In Anti-Oedipus, Deleuze and Guattari acknowledge that both the post-Freudian psychologist Wilhelm Reich and the Frankfurt School theorist Herbert Marcuse acted as forerunners of their own particular brand of libidinal politics. Reich, in a series of books including The Mass Psychology of Fascism, The Sexual Revolution, and The Function of the Orgasm looked to the relationship between sexuality and family dynamics as the root cause of oppressive and anti-democratic politics; many of his writings, emerging in the shadow of the Nazism that had overtaken his native land of Germany, emerged as a reflection, in many ways, of the “Authoritarian Personality” discussed by Adorno and the other thinkers of the Frankfurt School. Marcuse, likewise, had attempted a synthesis of Freud and Marx in his Eros and Civilization and had also, in his own way, had helped pave way for the sexual revolution on the horizon of the 1960s.
Marcuse both drew on Reich’s work and criticized it: in his later years, Reich had progressively shed the scientism of psychology for a mystically-inclined and vitalism understanding of the world based upon what he called “orgone,” a kind of bio-cosmic energy. This orgone, for him, was the source of libidinal energy, drained from the individual by the powers of civilization’s apparatuses social repression. Marcuse refrains from addressing the orgone theory at length – after, inclinations towards the mystical are, according to Adorno, one the distinctive trademarks of the authoritarian personality.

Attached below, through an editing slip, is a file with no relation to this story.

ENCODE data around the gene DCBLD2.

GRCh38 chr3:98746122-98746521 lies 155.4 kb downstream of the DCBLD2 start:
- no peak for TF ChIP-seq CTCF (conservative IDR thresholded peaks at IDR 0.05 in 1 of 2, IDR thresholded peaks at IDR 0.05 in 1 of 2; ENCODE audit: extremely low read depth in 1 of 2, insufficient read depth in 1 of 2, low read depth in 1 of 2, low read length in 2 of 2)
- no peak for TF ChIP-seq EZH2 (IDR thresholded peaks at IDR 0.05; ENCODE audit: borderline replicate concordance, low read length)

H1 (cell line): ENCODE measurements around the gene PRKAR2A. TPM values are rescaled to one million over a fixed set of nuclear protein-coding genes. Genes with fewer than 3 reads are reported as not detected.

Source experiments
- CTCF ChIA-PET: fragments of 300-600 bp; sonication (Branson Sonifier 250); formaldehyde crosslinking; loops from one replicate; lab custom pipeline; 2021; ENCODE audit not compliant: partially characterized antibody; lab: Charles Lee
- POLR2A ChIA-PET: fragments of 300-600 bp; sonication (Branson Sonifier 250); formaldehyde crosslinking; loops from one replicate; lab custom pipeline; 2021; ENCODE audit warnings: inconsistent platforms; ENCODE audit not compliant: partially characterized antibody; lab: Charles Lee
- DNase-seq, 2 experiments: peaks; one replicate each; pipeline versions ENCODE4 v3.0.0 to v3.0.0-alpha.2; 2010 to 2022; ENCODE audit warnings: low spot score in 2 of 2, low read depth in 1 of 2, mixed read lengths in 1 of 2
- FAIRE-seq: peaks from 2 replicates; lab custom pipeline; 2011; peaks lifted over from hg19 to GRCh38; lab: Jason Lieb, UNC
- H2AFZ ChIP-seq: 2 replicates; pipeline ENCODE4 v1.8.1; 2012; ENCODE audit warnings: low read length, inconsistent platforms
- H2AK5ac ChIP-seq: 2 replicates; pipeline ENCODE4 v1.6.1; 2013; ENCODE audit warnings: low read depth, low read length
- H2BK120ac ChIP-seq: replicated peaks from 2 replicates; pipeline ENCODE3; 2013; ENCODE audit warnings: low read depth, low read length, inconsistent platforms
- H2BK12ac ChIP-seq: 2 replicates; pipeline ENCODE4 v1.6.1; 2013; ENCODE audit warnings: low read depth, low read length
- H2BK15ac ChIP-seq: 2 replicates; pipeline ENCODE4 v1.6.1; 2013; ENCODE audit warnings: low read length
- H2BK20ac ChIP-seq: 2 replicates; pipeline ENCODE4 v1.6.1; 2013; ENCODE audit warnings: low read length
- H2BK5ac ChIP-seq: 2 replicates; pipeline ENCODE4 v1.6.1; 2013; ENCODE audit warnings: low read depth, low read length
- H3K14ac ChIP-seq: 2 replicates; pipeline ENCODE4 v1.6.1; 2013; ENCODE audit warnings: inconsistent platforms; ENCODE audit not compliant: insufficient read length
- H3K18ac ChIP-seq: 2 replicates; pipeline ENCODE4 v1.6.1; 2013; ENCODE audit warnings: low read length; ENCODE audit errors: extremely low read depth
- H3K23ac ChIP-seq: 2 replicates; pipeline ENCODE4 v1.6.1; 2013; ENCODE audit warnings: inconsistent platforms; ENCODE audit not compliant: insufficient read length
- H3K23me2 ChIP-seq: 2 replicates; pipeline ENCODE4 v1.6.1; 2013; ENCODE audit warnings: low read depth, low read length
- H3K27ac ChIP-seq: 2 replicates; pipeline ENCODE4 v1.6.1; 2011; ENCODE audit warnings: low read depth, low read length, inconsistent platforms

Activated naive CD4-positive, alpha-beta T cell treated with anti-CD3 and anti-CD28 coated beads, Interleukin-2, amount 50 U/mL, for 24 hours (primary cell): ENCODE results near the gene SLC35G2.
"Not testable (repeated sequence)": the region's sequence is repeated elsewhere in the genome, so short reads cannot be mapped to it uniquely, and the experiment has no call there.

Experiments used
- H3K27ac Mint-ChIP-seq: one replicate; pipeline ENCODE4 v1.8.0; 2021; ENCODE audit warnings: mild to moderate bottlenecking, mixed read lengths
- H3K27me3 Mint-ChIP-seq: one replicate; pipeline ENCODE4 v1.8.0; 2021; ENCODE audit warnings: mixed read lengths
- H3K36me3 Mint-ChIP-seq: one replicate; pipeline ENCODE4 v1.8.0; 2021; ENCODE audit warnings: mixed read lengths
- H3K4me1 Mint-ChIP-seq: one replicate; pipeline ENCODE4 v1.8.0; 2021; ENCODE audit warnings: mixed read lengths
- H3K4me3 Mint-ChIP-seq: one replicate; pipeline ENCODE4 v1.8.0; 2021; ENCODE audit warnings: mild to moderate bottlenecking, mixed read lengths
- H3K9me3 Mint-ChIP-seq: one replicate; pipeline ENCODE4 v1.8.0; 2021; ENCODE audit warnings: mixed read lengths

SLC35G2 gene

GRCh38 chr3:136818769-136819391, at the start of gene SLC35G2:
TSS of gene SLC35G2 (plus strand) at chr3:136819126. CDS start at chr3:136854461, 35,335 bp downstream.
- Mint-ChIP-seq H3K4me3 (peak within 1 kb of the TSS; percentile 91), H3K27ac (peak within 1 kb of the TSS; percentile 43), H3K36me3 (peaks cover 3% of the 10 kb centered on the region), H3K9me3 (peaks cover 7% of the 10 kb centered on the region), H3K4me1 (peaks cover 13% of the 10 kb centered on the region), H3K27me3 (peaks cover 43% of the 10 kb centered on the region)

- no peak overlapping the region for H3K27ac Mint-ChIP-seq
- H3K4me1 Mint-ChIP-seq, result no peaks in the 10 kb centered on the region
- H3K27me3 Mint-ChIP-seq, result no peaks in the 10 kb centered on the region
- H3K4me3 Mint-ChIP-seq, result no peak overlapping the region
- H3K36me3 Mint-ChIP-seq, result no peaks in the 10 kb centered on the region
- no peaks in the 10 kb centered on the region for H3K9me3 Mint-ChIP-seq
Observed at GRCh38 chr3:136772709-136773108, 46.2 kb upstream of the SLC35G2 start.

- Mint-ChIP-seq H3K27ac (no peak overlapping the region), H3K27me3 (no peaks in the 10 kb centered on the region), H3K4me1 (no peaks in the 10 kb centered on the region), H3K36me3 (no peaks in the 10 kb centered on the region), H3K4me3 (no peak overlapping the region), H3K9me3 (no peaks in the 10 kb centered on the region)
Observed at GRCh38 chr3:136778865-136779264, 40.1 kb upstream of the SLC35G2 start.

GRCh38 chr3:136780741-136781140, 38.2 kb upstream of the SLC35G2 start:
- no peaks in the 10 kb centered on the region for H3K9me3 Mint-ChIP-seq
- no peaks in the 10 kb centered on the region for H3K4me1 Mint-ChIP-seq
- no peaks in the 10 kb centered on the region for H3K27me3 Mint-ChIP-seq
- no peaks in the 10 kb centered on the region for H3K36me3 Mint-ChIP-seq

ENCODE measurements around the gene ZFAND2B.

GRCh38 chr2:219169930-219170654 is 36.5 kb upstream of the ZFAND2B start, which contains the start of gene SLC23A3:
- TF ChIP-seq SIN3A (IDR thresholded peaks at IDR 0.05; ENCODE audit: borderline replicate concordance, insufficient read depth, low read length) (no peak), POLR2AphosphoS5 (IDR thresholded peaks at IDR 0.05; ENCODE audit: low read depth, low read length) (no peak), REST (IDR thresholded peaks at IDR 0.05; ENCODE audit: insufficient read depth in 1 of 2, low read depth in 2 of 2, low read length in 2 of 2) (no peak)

Deleuze and Guattari, by contrast, are a little more sympathetic to Reich’s work than Marcuse, and in fact, they hold the former’s work in higher esteem: “Reich was the first to raise the problem of the relationship between desire and the social field (and went further than Marcuse, who treats the problem lightly).” (Anti-Oedipus, pg. 118) Furthermore, they seem, in some ways, a little sympathetic (through still critical) to the orgone hypothesis:
…would we do better to review Reich’s final attempt, involving a “biogenesis” that not without justification is qualified as a schizoparanoic mode of reasoning? It will be remembered that Reich concluded in favor of an intra-atomic cosmic energy – the orgone – generative of an electrical flux and carrying submicroscopic particles, the bions. This energy is produced differences in potential or intensities distributed on the body considered from the molecular viewpoint, and was associated with a mechanics of fluids in this same body considered from a molar viewpoint… If the details of Reich’s final theory are taken into consideration, we admit that its simultaneously schizophrenic and paranoiac nature is no obstacle where we are concerned – on the contrary. We admit that any comparison of sexuality with cosmic phenomena such a “electrical storms,” “the blue color of the sky and the blue-gray of atmospheric gaze,” the blue of the orgone, “St. Elmo’s fire, and the bluish formations [of] sunspot activity,” fluids and flows, matter and particles, in the end appear to us more adequate than the reduction of sexuality to the pitiful like familialist secret. (Anti-Oedipus, pgs. 291-292)
What are we to make of this? Does Reich’s theory, perhaps in more of an aesthetic or poetic sense, point towards Deleuze and Guattari own conception of desire as a life force rendered fluid and flowing? Culturally significant, Reich’s “orgone therapy” was practiced by many of the artists deployed in Anti-Oedipus as schizoid circulators of flows: Jack Kerouac, William Burroughs, and other members of the Beat generation. It was thus, in a way, an entity that assisted in this micropolitical exodus from the confines of the Disciplinary Society. Would it be outlandish to view these followers of Reich as acting out the Autonomist thesis that “false information may produce real events“?